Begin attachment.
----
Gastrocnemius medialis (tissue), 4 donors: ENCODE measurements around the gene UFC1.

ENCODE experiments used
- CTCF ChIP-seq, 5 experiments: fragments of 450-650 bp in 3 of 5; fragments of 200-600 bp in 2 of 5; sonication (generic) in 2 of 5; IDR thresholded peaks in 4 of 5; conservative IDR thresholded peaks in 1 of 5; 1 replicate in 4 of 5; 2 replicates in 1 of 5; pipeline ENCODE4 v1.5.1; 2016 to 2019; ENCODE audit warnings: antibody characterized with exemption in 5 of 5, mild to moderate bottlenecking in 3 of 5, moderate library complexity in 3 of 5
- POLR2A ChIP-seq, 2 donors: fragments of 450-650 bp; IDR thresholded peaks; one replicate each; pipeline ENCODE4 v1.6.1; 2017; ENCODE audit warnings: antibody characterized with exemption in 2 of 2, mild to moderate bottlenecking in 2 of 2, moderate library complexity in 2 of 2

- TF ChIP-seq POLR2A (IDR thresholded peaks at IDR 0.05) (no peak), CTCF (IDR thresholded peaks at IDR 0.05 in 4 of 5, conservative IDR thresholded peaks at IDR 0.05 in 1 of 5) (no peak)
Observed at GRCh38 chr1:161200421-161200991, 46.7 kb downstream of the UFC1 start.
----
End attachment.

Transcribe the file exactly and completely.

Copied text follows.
Gastrocnemius medialis (tissue), 4 donors: ENCODE measurements around the gene UFC1.

ENCODE experiments used
- CTCF ChIP-seq, 5 experiments: fragments of 450-650 bp in 3 of 5; fragments of 200-600 bp in 2 of 5; sonication (generic) in 2 of 5; IDR thresholded peaks in 4 of 5; conservative IDR thresholded peaks in 1 of 5; 1 replicate in 4 of 5; 2 replicates in 1 of 5; pipeline ENCODE4 v1.5.1; 2016 to 2019; ENCODE audit warnings: antibody characterized with exemption in 5 of 5, mild to moderate bottlenecking in 3 of 5, moderate library complexity in 3 of 5
- POLR2A ChIP-seq, 2 donors: fragments of 450-650 bp; IDR thresholded peaks; one replicate each; pipeline ENCODE4 v1.6.1; 2017; ENCODE audit warnings: antibody characterized with exemption in 2 of 2, mild to moderate bottlenecking in 2 of 2, moderate library complexity in 2 of 2

- TF ChIP-seq POLR2A (IDR thresholded peaks at IDR 0.05) (no peak), CTCF (IDR thresholded peaks at IDR 0.05 in 4 of 5, conservative IDR thresholded peaks at IDR 0.05 in 1 of 5) (no peak)
Observed at GRCh38 chr1:161200421-161200991, 46.7 kb downstream of the UFC1 start.